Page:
James E. Rothman, Ph.D. ’76, Shares Nobel Prize for Medicine
James E. Rothman, Ph. D. '76—now Wallace professor of biomedical sciences at Yale, chair of the medical school's department of cell biology, and founding director of Yale's nanobiology institute—has been awarded the 2013 Nobel Prize in Physiology or Medicine with Randy W. Schekman, of the University of California, Berkeley, and Thomas C. Südhof, of Stanford. The three scientists were recognized for "their discoveries of machinery regulating vesicle traffic, a major transport system in our cells."
According to Rothman's biography, he earned his Ph.D. degree in biological chemistry and was a student at Harvard Medical School from 1971 to 1973. From 1976 to 1978, he was a fellow in MIT's department of biology. From 1978 to 1988, he was a professor in the department of biochemistry at Stanford. He was Squibb professor of molecular biology at Princeton from 1988 to 1991 and then founded and chaired the department of cellular biochemistry and biophysics at Memorial Sloan-Kettering Cancer Center (1991-2004), where he served as vice-chairman of Sloan-Kettering. Before moving to Yale in 2008, Rothman was Wu professor of chemical biology and director of Columbia University’s Sulzberger Genome Center.
His biography cites discovery of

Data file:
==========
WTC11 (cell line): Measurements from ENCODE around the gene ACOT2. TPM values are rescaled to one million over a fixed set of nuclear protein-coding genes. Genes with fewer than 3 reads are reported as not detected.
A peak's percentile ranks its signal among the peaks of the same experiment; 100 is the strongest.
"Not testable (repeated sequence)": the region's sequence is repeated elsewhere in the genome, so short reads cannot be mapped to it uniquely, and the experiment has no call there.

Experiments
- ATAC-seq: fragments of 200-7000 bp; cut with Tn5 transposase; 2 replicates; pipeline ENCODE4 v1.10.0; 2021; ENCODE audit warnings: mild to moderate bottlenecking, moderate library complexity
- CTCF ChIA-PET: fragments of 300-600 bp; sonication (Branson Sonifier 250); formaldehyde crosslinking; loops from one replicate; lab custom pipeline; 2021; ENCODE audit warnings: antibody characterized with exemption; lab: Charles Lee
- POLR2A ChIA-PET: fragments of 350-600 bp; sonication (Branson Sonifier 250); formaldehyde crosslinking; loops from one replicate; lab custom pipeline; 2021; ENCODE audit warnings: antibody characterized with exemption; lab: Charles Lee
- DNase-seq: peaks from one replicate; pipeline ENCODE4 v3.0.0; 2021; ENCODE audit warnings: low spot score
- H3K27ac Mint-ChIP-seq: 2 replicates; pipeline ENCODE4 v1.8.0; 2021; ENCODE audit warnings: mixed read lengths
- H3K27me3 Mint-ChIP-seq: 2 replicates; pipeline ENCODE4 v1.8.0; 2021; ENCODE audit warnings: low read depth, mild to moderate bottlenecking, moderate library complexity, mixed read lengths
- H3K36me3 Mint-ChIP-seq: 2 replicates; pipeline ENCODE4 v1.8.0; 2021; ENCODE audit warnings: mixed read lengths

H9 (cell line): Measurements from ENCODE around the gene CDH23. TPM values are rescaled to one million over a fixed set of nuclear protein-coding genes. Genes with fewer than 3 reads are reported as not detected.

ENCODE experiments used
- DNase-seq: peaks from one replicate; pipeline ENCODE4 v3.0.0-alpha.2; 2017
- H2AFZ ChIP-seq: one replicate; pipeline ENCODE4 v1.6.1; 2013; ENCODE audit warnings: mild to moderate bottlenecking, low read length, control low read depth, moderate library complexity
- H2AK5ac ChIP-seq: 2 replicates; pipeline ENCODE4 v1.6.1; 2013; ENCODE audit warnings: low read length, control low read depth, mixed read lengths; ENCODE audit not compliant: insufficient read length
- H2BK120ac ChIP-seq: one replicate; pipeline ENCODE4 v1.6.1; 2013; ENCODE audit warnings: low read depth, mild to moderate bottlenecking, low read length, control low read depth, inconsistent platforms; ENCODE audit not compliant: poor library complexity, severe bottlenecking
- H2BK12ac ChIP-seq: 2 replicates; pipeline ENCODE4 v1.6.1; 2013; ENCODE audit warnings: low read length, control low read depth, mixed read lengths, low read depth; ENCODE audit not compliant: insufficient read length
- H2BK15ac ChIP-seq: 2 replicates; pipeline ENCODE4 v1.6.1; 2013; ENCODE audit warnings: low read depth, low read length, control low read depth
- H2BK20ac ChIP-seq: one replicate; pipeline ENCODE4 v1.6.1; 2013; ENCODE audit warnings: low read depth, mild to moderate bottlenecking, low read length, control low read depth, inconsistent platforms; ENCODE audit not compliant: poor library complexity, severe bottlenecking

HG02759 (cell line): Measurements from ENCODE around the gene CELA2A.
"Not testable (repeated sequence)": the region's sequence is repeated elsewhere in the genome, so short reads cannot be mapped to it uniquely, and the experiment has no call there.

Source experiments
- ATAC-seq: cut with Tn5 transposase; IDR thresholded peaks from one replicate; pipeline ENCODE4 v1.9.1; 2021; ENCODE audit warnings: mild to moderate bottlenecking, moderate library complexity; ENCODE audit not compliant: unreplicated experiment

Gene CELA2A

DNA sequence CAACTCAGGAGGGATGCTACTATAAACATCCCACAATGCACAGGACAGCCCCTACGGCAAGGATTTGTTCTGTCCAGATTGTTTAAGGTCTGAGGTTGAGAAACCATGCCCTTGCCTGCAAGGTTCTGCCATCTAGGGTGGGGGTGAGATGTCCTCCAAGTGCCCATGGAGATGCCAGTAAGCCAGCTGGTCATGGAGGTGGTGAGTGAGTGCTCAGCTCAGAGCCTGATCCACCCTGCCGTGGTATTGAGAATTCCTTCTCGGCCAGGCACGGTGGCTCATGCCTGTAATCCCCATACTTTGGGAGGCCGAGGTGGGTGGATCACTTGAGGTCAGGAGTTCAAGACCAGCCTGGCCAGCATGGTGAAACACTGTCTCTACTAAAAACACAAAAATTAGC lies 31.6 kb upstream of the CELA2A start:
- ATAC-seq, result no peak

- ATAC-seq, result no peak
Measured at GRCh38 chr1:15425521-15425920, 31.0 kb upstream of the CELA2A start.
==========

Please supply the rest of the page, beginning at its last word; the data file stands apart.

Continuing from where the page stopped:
key molecular machinery responsible for transfer of materials among compartments within cells, providing the conceptual framework for understanding such diverse and important processes as the release of insulin into the blood, communication between nerve cells in the brain, and the entry of viruses to infect cells. Numerous kinds of tiny membrane-enveloped vesicles ferry packets of enclosed cargo. Each type of vesicle must deliver its specialized cargo to the correct destination among the maze of distinct compartments that populate the cytoplasm of a complex animal cell. The delivery process, termed membrane fusion, is fundamental for physiology and medicine, as pathology in this process can cause metabolic, neuropsychiatric and other diseases. Rothman reconstituted vesicle budding and fusion in a cell-free system (1984) and discovered the complex of SNARE proteins (1993) which mediates membrane fusion and affords it specificity. He also uncovered the GTPase-switch mechanism which controls coated vesicle budding in the cell (1991).